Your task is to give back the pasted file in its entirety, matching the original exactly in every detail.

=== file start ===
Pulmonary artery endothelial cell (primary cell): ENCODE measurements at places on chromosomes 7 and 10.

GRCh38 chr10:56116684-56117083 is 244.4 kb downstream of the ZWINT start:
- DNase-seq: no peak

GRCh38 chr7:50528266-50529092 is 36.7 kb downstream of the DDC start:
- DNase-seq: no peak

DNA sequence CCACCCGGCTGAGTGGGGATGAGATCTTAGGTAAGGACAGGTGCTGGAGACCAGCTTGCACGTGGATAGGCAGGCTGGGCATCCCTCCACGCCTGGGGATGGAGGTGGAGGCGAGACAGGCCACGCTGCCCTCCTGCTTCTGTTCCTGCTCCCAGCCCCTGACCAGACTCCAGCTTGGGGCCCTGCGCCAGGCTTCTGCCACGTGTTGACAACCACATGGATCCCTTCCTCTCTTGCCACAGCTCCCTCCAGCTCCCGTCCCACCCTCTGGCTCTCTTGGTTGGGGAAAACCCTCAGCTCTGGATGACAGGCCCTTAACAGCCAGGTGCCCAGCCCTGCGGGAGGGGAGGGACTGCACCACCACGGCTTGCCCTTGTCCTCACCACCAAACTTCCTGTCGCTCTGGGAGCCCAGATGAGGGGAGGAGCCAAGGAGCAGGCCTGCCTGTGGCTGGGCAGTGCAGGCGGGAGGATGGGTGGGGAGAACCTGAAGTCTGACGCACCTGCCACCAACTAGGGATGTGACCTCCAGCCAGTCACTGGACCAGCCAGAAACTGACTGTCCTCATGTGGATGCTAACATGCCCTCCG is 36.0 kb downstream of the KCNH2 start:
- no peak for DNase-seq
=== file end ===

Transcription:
Pulmonary artery endothelial cell (primary cell): ENCODE measurements at places on chromosomes 7 and 10.

GRCh38 chr10:56116684-56117083 is 244.4 kb downstream of the ZWINT start:
- DNase-seq: no peak

GRCh38 chr7:50528266-50529092 is 36.7 kb downstream of the DDC start:
- DNase-seq: no peak

DNA sequence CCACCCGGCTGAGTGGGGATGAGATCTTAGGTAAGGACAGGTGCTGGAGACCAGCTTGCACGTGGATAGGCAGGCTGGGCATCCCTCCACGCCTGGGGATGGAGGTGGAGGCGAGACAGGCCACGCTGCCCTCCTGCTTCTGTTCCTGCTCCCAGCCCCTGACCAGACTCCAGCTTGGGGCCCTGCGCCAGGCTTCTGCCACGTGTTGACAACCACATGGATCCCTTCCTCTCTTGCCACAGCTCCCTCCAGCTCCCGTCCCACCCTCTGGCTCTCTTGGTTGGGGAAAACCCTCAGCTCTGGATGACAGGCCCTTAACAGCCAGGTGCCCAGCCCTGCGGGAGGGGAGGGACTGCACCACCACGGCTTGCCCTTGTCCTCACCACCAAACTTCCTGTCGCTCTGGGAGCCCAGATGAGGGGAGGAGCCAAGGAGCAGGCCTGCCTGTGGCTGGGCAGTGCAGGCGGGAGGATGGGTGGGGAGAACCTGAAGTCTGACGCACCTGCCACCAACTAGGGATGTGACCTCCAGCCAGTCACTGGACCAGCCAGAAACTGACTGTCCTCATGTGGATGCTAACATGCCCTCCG is 36.0 kb downstream of the KCNH2 start:
- no peak for DNase-seq